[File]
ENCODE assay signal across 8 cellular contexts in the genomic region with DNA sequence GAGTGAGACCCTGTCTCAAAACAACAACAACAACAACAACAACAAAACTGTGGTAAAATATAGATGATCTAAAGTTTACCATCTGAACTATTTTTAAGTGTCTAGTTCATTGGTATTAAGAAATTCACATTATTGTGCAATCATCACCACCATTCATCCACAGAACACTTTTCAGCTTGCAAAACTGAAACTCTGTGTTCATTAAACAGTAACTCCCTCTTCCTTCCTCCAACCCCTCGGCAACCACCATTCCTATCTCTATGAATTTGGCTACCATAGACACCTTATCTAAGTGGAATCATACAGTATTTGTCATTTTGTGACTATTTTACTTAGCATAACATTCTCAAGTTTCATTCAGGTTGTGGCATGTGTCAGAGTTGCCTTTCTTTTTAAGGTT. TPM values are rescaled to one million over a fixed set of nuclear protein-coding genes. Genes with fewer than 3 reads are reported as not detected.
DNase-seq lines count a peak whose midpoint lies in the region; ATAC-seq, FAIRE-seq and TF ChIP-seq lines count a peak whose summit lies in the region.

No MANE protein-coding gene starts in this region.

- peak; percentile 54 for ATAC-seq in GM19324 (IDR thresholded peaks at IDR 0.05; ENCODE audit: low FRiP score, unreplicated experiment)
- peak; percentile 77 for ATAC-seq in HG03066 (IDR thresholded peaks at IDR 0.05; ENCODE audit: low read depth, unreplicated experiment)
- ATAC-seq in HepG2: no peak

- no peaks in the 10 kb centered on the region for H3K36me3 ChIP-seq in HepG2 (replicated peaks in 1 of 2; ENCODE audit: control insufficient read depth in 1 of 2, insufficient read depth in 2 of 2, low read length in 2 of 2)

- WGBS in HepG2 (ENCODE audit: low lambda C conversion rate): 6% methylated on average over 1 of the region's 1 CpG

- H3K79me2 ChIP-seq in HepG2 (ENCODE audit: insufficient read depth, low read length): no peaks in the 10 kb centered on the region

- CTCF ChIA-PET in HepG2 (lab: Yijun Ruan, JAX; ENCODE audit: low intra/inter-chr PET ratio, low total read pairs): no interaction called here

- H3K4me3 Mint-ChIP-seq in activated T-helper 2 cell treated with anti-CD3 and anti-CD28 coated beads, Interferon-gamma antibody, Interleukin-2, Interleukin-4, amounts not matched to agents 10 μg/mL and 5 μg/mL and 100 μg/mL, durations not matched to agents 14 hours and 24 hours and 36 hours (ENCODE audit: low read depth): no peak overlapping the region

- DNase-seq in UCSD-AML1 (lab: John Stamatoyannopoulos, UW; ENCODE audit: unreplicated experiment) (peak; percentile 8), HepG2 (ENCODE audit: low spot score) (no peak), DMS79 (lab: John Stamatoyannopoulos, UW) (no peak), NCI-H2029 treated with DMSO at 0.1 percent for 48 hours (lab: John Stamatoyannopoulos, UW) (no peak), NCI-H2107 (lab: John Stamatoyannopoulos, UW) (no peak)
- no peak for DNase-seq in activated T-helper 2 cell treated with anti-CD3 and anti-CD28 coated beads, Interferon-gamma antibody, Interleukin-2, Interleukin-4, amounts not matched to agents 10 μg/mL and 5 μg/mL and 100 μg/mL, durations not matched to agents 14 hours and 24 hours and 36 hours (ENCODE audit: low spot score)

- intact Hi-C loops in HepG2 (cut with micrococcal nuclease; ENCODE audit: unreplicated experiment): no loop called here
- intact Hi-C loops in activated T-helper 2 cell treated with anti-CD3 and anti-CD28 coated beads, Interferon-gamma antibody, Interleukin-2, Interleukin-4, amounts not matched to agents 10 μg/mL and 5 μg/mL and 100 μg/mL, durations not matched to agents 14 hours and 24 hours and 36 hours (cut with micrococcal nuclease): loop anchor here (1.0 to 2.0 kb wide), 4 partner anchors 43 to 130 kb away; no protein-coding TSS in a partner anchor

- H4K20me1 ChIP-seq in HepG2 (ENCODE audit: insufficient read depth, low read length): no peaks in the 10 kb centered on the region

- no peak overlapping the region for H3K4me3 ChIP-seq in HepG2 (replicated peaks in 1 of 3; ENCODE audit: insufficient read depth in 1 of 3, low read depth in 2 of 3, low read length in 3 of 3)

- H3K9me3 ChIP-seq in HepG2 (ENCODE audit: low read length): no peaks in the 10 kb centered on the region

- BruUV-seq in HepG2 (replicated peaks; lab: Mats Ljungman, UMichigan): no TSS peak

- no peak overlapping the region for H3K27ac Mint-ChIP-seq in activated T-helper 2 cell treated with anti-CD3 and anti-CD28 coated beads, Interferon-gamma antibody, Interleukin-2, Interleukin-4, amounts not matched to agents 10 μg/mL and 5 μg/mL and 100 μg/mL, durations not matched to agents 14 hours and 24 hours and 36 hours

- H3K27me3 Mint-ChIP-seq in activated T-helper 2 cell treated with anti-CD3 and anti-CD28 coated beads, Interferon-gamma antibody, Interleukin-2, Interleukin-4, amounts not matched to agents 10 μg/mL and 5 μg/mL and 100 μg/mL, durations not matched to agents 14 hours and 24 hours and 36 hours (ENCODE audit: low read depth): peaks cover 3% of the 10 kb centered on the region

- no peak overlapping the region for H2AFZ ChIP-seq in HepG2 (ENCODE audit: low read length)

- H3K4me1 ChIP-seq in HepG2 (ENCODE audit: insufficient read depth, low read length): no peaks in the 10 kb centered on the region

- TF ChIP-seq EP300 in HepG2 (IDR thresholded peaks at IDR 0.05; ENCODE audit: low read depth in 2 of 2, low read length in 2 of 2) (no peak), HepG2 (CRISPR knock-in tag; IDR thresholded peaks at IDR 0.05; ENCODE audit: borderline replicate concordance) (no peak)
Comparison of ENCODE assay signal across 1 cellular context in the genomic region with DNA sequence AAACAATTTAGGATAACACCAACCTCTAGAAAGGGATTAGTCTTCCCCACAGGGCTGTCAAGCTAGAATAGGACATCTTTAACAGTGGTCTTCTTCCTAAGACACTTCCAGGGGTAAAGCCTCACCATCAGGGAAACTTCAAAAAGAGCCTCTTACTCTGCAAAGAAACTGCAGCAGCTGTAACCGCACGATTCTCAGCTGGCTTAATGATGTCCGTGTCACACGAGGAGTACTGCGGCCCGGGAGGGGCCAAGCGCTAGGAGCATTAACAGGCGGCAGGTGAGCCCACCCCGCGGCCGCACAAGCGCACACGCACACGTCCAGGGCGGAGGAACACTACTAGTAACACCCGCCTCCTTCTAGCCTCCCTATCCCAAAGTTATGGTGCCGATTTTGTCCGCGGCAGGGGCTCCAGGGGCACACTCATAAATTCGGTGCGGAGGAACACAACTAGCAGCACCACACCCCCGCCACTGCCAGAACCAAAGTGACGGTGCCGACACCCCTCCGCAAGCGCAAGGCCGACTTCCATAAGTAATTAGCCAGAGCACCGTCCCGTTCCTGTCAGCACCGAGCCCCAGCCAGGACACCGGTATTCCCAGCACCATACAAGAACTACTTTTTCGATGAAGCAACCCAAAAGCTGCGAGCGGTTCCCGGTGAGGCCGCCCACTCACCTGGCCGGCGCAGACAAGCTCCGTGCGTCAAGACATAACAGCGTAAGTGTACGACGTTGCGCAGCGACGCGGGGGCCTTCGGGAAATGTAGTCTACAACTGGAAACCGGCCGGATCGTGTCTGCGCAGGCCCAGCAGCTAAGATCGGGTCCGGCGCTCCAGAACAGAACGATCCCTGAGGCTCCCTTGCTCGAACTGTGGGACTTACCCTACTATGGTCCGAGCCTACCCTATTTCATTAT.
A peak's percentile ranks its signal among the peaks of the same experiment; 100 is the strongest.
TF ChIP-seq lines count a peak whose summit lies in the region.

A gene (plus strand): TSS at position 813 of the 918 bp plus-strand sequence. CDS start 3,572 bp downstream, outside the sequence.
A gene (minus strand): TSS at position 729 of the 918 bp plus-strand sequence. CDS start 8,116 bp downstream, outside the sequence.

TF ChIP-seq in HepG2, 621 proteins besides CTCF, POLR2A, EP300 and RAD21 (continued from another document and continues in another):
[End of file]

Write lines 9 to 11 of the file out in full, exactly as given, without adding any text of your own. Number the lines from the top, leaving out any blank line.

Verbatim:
- H3K79me2 ChIP-seq in HepG2 (ENCODE audit: insufficient read depth, low read length): no peaks in the 10 kb centered on the region

- CTCF ChIA-PET in HepG2 (lab: Yijun Ruan, JAX; ENCODE audit: low intra/inter-chr PET ratio, low total read pairs): no interaction called here

- H3K4me3 Mint-ChIP-seq in activated T-helper 2 cell treated with anti-CD3 and anti-CD28 coated beads, Interferon-gamma antibody, Interleukin-2, Interleukin-4, amounts not matched to agents 10 μg/mL and 5 μg/mL and 100 μg/mL, durations not matched to agents 14 hours and 24 hours and 36 hours (ENCODE audit: low read depth): no peak overlapping the region